In this weekly series we have been discussing the benefits of a vegetarian diet including: better health, food safety, animal rights, public health, global food crisis, frugal living and the immense contribution of livestock/meat production to climate change/resource depletion.
Over the last two decades, small- and medium-scale livestock farms have given way to factory farms that confine thousands of cows, hogs and chickens in tightly packed facilities. The growth of these factory farms has contributed to a host of environmental, public health, economic, food safety and animal welfare problems. Tens of thousands of animals can generate millions of tons of manure annually, which pollutes water and air and can have health repercussions on neighbors and nearby communities.
The rise of factory farming was no accident. It resulted from public policy choices driven by big agribusinesses, especially meatpackers and processors that dominate the critical steps in the food chain between livestock producers and consumers. The silos and gentle meadows pictured on the labels of the food most Americans buy have little relation to how that food is actually produced. Most of the pork, beef, poultry, dairy and eggs produced in the United States come from large-scale, confined livestock operations.
This week I wrote about the 2012 Farm Bill and how It Will Affect You.
TAKE ACTION: Let's start influencing the 2012 Farm Bill by signing this petition from Food and Water Watch asking for a Fair Farm Bill
I was inspired to create this series by former Beatle and vegetarian advocate Paul McCartney(Macca) who partnered with the Meatless Monday campaign to promote less consumption of meat. We not only discuss the many advantages of a less meat diet we also do some cooking, share recipes and listen to great Beatle/McCartney music!
This time of year one of the most refreshing and cooling things possible is drinking a very cold glass of lemonade. Another very cooling thing to do is soak in a tub filled with water cooled by blocks of ice..but I digress. A cold glass of lemonade can be a cool pick-me-up to a blistering Florida afternoon. I always try to have fresh lemons in my kitchen and when they're in season I juice some and freeze in ice cube trays to use when they're harder to find or to use as flavoring in cold drinks or in recipes. Join me for a cooling summer drink...
1 1/3 cup sugar
Zest of 3 lemons (no pith!)
2 cups boiling water
4 cups cool water
1 1/3 cup lemon juice (approximately 6 lemons)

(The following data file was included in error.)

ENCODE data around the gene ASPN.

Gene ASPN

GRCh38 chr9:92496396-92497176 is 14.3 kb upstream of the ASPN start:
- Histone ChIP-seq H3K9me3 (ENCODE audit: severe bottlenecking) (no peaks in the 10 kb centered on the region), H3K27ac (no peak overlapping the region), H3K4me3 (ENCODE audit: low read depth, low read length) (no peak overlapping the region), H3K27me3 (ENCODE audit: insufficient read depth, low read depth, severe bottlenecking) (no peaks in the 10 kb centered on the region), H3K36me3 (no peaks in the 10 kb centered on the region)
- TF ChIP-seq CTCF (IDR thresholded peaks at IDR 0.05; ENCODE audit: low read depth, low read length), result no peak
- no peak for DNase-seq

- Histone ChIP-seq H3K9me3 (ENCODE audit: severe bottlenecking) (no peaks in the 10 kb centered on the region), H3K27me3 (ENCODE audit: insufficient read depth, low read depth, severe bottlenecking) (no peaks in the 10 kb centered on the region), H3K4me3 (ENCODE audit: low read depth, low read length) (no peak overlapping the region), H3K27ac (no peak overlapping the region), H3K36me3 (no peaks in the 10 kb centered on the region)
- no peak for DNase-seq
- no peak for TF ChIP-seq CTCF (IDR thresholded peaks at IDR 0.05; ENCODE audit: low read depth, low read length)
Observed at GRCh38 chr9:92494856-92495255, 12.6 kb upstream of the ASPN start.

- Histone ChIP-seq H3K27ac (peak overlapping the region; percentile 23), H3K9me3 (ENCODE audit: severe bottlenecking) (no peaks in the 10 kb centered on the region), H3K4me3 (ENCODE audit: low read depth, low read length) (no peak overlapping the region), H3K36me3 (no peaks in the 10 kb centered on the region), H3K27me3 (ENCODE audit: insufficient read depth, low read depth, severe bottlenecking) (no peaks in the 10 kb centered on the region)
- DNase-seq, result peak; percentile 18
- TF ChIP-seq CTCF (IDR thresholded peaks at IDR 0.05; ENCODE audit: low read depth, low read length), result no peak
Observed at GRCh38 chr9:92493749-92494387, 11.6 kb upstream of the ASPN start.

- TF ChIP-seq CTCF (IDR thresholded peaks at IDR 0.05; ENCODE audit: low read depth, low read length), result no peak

5 or 6 strawberries (optional)
Pour the sugar and the lemon zest into an empty pitcher. Pour the 2 cups boiling water onto the sugar and lemon zest and stir until sugar is dissolved. Pour in the 4 cups cool water, then pour in the lemon juice and stir. I sometimes pour the lemonade through a strainer to take out the lemon zest but not necessary.
For strawberry lemonade, put the strawberries into a blender, along with a cup or so of the lemonade and blend until juiced. Can strain this as well to get rid of the strawberry seeds if you like. Then pour the strawberry-lemonade mixture into the pitcher along with the rest of the lemonade, and there you have it!
Fill ice cube trays with water than add a whote peppermint or mint leaf to each cube, freeze and serve with lemonade..makes your lemonade extra special and is a great way to freeze a large bunch of mint.
BRUSSELS SPROUT SALAD
I know we have some b. sprouts lovers out there..well, have you tried it raw in a salad?..it's awesome. Serves 4-6. If you have a mandoline slicer now is the time to use it as it works perfectly here. I don't have one so I just slice(very, very thin) by hand.
1 1/2 pound brussels sprouts, freshest you can find
3 tablespoons extra-virgin olive oil
2 - 3 tablespoons fresh lemon juice
1 teaspoon fresh thyme leaves
1/3 cup fresh chives, minced
2-3 big pinches of salt
1 1/3 cups hazelnuts, smashed just a bit and toasted
2 ounces hard, salty, aged cheese, shaved (pecorino, dry aged jack, Parmesan, etc)
Shred the brussels sprouts whisper thin using a mandoline, or alternately, a knife. Five minutes before serving, place the shredded sprouts in a large mixing bowl and toss gently with the olive oil, lemon juice, thyme, chives, salt, and hazelnuts. Taste and adjust the seasoning, adding more lemon juice if needed, keeping in mind the cheese will bring a salty element to the salad. Add the cheese and toss once or twice to distribute it evenly throughout the salad.
MEYER LEMON RISOTTO with WHITE ASPARAGUS
This is an elegant entree, serves 4-6, adapted from Sanura Weathers
1 lb. white asparagus or use green or even string beans
1/2 cup fresh sweet onion, diced
2 celery stalks, diced; adding chop celery leaves with the mint is optional
2 cloves of garlic; minced
1 cup arborio rice
2 tbsp. olive oil
1 tbsp. butter (optional)
Sea salt and fresh black pepper; to taste
A pinch of red pepper; to taste
A dash of celery seed
1/2 cup white wine
1 bay leaf
2 to 2-1/4 cups vegetable stock
The juice and zest of 1 to 2 meyer lemons or use regular lemons; to taste (be careful, too much juice obscures the mint)
1/4 cup Parmigiano-Reggiano cheese, finely grated
1/4 to 1/3 cup fresh mint; minced plus more for garnish
1. Be careful when handling white asparagus, because it is very delicate. If white asparagus is thick, use a vegetable peeler to remove tough outer skin (the part before the blossoming part). Chop and discard about one inch of the bottom stem. Chop the rest of the asparagus into one-inch pieces. Steam or blanch asparagus pieces over boiling water for about 2 minutes. Remove from the pot and rinse with cold water to stop them from cooking. Place aside.
2. Heat and cover vegetable stock over medium heat to a boil. Turn off heat and cover. Place aside.
3. Over medium temperature, heat olive oil and butter (if using) in a large skillet. Place onions and celery to cook until onions are transparent for about a few minutes. Add salt, fresh black pepper, crushed red pepper, celery seed, and garlic. Stir for 30 seconds. Add the rice and stir for about a couple minutes.
4. Add the wine and a bay leaf. Stir until the liquid has evaporated. Ladle a 1/2 cup of warm stock into the rice. Stir until the liquid has evaporated. Repeat this step until all the stock has evaporated (Note: I only used 2 cups of veg stock for an al dente taste. Add another 1/4 cup if desired). Adjust seasonings after 1-1/2 cups of chicken stock is added (any combination of salt, fresh black pepper, and celery seed).
5. Add the lemon juice to the rice and cook until the liquid has evaporated.
6. Add the asparagus, mint, and lemon zest to the rice. Sprinkle in the Parmigiano-Reggiano cheese. When the ingredients are heated thoroughly, it is ready to serve.
7. Spoon into individual bowls. Garnish with fresh mint.